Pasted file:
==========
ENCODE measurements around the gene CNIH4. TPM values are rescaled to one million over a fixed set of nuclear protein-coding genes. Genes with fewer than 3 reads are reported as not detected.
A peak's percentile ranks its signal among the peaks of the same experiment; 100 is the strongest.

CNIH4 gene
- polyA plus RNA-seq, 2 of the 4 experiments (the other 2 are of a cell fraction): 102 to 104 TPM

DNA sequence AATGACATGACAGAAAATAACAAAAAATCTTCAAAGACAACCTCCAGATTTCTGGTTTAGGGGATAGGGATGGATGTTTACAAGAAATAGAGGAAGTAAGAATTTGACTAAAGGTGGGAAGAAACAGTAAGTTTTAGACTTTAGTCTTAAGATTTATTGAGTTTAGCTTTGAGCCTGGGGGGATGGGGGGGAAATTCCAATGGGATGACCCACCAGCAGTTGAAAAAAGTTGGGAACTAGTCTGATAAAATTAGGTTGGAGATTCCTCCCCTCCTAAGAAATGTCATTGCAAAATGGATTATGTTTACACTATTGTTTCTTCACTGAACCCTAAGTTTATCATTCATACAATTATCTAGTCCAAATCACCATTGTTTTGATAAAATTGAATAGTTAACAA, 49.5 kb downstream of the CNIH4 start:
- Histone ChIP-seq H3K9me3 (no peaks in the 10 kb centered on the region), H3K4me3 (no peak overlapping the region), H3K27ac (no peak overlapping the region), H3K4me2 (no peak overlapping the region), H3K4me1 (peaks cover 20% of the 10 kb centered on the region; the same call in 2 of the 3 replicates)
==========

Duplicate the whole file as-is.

ENCODE measurements around the gene CNIH4. TPM values are rescaled to one million over a fixed set of nuclear protein-coding genes. Genes with fewer than 3 reads are reported as not detected.
A peak's percentile ranks its signal among the peaks of the same experiment; 100 is the strongest.

CNIH4 gene
- polyA plus RNA-seq, 2 of the 4 experiments (the other 2 are of a cell fraction): 102 to 104 TPM

DNA sequence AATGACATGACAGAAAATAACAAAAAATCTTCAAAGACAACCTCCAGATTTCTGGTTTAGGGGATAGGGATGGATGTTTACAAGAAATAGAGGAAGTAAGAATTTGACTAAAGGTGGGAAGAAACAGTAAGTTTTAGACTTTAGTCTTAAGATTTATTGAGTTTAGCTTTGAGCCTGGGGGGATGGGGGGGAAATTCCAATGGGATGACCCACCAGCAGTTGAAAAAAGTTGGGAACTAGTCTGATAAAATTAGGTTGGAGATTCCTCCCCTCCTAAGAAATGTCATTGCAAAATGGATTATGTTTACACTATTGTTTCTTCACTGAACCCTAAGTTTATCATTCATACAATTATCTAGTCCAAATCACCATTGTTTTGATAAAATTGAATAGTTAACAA, 49.5 kb downstream of the CNIH4 start:
- Histone ChIP-seq H3K9me3 (no peaks in the 10 kb centered on the region), H3K4me3 (no peak overlapping the region), H3K27ac (no peak overlapping the region), H3K4me2 (no peak overlapping the region), H3K4me1 (peaks cover 20% of the 10 kb centered on the region; the same call in 2 of the 3 replicates)